Next Up to Batt…

Batt insulation is pre-cut into flat sheets and is usually made of fiberglass or rock wool. It often includes a foil or paper facing that serves as a vapor barrier. While partnering with a professional will ensure the right material and correct quantity, you can lay down batted insulation on your own; but, please follow these guidelines (courtesy of This Old House):

  • “Wear a long-sleeve shirt, gloves, eye protection, and a dust mask.
  • Make sure you use an unfaced batt (one without a paper or foil layer), so the insulation does not trap moisture in the ceiling.
  • Lay the batts perpendicular to the joists, so they do not compress the insulation below.
  • Use cardboard or rigid-foam baffles to keep soffit vents open.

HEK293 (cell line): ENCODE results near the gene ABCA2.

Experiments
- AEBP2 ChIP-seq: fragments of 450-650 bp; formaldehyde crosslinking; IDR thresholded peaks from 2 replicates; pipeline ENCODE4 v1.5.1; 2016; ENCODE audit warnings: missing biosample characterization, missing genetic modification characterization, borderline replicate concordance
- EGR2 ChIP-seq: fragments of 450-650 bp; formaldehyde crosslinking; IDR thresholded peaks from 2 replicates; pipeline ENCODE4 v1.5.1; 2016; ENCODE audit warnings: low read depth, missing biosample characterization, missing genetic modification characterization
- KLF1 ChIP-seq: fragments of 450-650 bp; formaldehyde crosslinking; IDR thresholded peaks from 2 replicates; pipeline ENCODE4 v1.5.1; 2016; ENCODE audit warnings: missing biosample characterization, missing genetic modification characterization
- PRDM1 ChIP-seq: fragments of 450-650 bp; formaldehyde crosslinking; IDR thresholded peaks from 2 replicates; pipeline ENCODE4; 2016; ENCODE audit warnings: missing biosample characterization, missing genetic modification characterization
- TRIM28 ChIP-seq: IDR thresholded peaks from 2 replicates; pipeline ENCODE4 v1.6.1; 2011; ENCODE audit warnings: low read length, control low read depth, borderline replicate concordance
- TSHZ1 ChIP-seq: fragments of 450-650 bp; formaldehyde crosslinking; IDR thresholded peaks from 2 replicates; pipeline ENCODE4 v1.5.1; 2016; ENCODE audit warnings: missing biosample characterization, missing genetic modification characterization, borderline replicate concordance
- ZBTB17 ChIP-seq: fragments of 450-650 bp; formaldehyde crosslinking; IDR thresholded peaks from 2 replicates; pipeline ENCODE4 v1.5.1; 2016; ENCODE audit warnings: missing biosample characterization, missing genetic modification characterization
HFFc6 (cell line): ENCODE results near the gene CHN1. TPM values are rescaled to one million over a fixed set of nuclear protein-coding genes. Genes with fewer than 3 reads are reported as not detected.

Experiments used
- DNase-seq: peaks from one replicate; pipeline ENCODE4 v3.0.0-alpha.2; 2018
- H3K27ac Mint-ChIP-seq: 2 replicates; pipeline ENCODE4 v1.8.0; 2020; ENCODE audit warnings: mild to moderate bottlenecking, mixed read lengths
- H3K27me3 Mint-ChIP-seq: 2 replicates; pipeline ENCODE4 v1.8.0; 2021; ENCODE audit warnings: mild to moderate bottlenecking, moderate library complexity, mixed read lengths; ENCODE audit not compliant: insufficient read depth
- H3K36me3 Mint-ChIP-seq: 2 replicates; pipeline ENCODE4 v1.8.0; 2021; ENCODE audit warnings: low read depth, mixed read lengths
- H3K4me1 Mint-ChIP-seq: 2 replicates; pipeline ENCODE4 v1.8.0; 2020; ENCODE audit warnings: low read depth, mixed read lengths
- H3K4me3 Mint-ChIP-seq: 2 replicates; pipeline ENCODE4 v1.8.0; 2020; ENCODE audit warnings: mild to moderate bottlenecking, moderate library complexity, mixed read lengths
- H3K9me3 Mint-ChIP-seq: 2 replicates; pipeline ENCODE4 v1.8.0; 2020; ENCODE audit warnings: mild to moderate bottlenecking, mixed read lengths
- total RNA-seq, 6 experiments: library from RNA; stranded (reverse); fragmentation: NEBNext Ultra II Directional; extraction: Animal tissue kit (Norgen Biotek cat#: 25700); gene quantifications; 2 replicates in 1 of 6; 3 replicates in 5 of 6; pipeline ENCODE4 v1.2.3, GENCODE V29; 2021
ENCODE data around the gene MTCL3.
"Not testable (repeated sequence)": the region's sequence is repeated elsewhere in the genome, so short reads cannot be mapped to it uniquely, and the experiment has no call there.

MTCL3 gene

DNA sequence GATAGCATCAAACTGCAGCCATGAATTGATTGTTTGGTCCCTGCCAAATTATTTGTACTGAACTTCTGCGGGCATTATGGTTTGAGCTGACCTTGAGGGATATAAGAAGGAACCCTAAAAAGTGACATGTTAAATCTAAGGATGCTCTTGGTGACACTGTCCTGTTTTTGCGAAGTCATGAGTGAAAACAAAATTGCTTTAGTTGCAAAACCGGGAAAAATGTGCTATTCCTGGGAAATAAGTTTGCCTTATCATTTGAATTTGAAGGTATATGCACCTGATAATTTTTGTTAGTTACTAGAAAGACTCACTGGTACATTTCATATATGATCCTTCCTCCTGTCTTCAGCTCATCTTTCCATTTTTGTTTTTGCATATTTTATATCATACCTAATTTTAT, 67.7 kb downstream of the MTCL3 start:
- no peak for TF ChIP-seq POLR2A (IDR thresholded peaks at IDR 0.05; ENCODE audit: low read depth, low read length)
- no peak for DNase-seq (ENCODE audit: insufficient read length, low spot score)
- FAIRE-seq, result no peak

• Fill all cracks between the living area and the attic with caulk or expanding foam.”

Blown Away

The primary alternative to batted insulation is blown insulation. In addition to our radiant barrier insulation, we also offer our own blown-in insulation and air sealing service, which together comprise “The Perfect Attic System.” The benefit of this advanced system that we’ve developed is that it is designed to combat all three types of heat transfer – where our blown-in insulation and air sealing service limit conductive and convective heat flow, our reflective foil insulation is effective against radiant heat. As a result, we’re able to offer you a level of comprehensive protection that can’t be beat.

This is commonly composed of fiberglass or cellulose, blown insulation is – as it sounds – blown into the spaces of your attic like confetti with a (you guessed it) blower. The small particles fit snugly into any space and can fill existing walls with minimal damage and to the desired depth. While it’s often the least expensive choice, the fiberglass particles can irritate the lungs, skin, and eyes. Blown insulation has also been known to cause problems with holding moisture and mold.